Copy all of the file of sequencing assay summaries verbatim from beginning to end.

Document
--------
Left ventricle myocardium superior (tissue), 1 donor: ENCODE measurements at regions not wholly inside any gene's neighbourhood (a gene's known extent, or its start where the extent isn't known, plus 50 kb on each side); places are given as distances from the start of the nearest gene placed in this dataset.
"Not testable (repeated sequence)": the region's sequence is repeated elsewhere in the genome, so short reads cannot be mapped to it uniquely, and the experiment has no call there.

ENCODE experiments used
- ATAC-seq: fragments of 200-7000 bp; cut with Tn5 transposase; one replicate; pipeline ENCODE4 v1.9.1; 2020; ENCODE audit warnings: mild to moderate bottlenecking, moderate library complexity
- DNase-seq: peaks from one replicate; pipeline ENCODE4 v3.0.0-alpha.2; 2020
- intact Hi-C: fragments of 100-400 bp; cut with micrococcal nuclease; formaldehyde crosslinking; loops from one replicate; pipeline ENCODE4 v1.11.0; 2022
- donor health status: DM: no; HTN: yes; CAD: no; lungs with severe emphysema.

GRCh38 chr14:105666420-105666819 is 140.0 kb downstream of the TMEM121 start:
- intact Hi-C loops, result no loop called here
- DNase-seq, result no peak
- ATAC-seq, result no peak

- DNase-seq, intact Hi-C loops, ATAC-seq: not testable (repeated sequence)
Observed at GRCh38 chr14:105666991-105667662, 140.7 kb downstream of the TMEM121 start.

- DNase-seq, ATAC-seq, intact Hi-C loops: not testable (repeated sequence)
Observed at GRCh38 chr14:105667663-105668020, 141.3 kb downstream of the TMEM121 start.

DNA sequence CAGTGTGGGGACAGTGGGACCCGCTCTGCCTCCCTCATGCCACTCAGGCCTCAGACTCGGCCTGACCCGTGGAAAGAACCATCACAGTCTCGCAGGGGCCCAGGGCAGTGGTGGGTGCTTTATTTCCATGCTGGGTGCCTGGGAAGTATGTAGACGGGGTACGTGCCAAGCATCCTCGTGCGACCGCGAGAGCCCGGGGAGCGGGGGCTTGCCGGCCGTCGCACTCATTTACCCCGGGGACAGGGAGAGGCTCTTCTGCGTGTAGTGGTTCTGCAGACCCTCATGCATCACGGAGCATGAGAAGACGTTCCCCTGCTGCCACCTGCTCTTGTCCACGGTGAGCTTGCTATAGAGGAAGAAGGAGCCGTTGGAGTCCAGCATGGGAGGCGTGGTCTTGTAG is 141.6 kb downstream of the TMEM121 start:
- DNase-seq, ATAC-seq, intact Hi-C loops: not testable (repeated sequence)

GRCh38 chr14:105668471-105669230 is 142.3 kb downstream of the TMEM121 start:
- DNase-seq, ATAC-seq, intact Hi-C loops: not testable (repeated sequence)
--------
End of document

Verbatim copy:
Left ventricle myocardium superior (tissue), 1 donor: ENCODE measurements at regions not wholly inside any gene's neighbourhood (a gene's known extent, or its start where the extent isn't known, plus 50 kb on each side); places are given as distances from the start of the nearest gene placed in this dataset.
"Not testable (repeated sequence)": the region's sequence is repeated elsewhere in the genome, so short reads cannot be mapped to it uniquely, and the experiment has no call there.

ENCODE experiments used
- ATAC-seq: fragments of 200-7000 bp; cut with Tn5 transposase; one replicate; pipeline ENCODE4 v1.9.1; 2020; ENCODE audit warnings: mild to moderate bottlenecking, moderate library complexity
- DNase-seq: peaks from one replicate; pipeline ENCODE4 v3.0.0-alpha.2; 2020
- intact Hi-C: fragments of 100-400 bp; cut with micrococcal nuclease; formaldehyde crosslinking; loops from one replicate; pipeline ENCODE4 v1.11.0; 2022
- donor health status: DM: no; HTN: yes; CAD: no; lungs with severe emphysema.

GRCh38 chr14:105666420-105666819 is 140.0 kb downstream of the TMEM121 start:
- intact Hi-C loops, result no loop called here
- DNase-seq, result no peak
- ATAC-seq, result no peak

- DNase-seq, intact Hi-C loops, ATAC-seq: not testable (repeated sequence)
Observed at GRCh38 chr14:105666991-105667662, 140.7 kb downstream of the TMEM121 start.

- DNase-seq, ATAC-seq, intact Hi-C loops: not testable (repeated sequence)
Observed at GRCh38 chr14:105667663-105668020, 141.3 kb downstream of the TMEM121 start.

DNA sequence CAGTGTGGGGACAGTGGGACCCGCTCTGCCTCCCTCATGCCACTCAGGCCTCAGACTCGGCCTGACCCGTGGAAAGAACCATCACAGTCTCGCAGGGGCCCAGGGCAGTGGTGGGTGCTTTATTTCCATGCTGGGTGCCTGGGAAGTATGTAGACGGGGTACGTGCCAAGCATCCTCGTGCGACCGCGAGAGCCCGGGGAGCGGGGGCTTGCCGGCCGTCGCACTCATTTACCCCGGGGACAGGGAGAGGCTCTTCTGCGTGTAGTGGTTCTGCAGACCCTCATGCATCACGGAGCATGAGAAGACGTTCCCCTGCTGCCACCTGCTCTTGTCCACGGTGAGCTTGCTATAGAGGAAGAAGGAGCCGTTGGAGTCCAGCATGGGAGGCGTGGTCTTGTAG is 141.6 kb downstream of the TMEM121 start:
- DNase-seq, ATAC-seq, intact Hi-C loops: not testable (repeated sequence)

GRCh38 chr14:105668471-105669230 is 142.3 kb downstream of the TMEM121 start:
- DNase-seq, ATAC-seq, intact Hi-C loops: not testable (repeated sequence)